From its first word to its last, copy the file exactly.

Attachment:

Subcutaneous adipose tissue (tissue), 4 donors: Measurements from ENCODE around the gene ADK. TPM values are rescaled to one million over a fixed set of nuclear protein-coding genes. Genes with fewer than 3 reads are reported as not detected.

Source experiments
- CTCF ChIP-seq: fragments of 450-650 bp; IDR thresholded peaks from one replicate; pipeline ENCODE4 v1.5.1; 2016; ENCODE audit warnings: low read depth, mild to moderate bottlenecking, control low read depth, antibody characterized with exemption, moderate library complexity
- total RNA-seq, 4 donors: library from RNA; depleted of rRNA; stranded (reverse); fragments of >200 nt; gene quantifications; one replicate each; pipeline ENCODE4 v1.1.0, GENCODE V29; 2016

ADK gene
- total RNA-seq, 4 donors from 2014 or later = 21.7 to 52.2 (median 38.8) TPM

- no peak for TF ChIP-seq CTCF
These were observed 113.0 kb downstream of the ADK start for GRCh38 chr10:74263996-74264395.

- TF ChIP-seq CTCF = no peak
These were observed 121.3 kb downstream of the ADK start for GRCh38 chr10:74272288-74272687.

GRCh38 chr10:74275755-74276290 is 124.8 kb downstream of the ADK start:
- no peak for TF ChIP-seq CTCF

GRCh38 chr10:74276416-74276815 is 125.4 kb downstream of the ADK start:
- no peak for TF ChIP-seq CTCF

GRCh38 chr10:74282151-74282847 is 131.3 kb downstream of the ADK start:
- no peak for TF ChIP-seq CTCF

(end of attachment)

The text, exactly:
Subcutaneous adipose tissue (tissue), 4 donors: Measurements from ENCODE around the gene ADK. TPM values are rescaled to one million over a fixed set of nuclear protein-coding genes. Genes with fewer than 3 reads are reported as not detected.

Source experiments
- CTCF ChIP-seq: fragments of 450-650 bp; IDR thresholded peaks from one replicate; pipeline ENCODE4 v1.5.1; 2016; ENCODE audit warnings: low read depth, mild to moderate bottlenecking, control low read depth, antibody characterized with exemption, moderate library complexity
- total RNA-seq, 4 donors: library from RNA; depleted of rRNA; stranded (reverse); fragments of >200 nt; gene quantifications; one replicate each; pipeline ENCODE4 v1.1.0, GENCODE V29; 2016

ADK gene
- total RNA-seq, 4 donors from 2014 or later = 21.7 to 52.2 (median 38.8) TPM

- no peak for TF ChIP-seq CTCF
These were observed 113.0 kb downstream of the ADK start for GRCh38 chr10:74263996-74264395.

- TF ChIP-seq CTCF = no peak
These were observed 121.3 kb downstream of the ADK start for GRCh38 chr10:74272288-74272687.

GRCh38 chr10:74275755-74276290 is 124.8 kb downstream of the ADK start:
- no peak for TF ChIP-seq CTCF

GRCh38 chr10:74276416-74276815 is 125.4 kb downstream of the ADK start:
- no peak for TF ChIP-seq CTCF

GRCh38 chr10:74282151-74282847 is 131.3 kb downstream of the ADK start:
- no peak for TF ChIP-seq CTCF